figure 10. the algorithmic calculus.
associative but not commutative. It begins by marking certain nodes of T1 as absorbed and pruning the subtrees below.
This operation is called absorption by analogy with the
absorbing states of a Markov chain: any orbit reaching an
absorbed leaf comes to a halt, broken only after we reattach
a copy of T2 at that leaf. The copy must be properly cropped.
6. 3. Dynamic renormalization
Direct sums model independent subsystems through parallel composition. Direct products model sequential composition. What are the benefits? In pursuit of some form
of contractivity, the generalized flow tracker classifies the
communication graphs by their connectivity properties
and breaks up orbits into sequential segments accordingly
(Figure 10). It partitions the set of stochastic matrices into
classes and decomposes the coding tree T into maximal
subtrees consisting of nodes v with matrices Pv from the
same class. The power of this “renormalization” procedure
is that it can be repeated recursively. We classify the communication graphs by their block-directionality type: G (x) is
of type m → n − m if the agents can be partitioned into A,
B (|A| = m) so that no B-agent ever links to an A-agent; if in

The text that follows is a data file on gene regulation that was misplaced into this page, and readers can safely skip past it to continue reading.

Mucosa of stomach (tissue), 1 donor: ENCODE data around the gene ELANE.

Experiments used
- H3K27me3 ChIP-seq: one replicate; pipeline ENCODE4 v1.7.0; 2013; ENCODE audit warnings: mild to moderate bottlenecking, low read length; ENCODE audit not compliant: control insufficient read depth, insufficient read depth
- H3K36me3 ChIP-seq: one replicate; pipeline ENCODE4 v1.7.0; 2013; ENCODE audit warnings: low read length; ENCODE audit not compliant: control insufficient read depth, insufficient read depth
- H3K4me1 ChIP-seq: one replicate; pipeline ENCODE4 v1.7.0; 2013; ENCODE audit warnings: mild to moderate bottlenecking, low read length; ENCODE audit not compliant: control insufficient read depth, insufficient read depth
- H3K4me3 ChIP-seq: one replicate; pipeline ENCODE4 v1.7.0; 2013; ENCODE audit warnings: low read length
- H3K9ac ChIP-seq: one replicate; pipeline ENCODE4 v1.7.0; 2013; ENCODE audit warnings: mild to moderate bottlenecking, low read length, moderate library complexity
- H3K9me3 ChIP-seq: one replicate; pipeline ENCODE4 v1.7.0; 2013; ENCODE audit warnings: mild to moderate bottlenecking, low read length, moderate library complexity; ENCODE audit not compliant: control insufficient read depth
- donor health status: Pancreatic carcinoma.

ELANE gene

addition, no A-agent links to any B-agent, G (x) is of type m
→ n − m. If we define the renormalization scale wk = | Wtk+ 1| − n + m for k = 1, . . . , l − 1 (where Wt denotes the set of wet
nodes), any path of the coding tree can be expressed as
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edu), department of Computer Science,
The subscripts indicate the lengths of the (underlined)
renormalized subsystems. Varying the shift d may change
the coding tree, so we extend all the previous definitions to
the global coding tree TD with phase space [0, 1]n × D, for a
tiny interval D centered at the origin. We have all the elements in place for the algorithmic proof of Theorem 1 to
proceed: see Chazelle6 for details.
I wish to thank Andrew Appel, Stan Leibler, Ronitt
Rubinfeld, David Walker, and the anonymous referee for
helpful comments and suggestions. This work was supported in part by NSF grants CCF-0832797, CCF-0963825,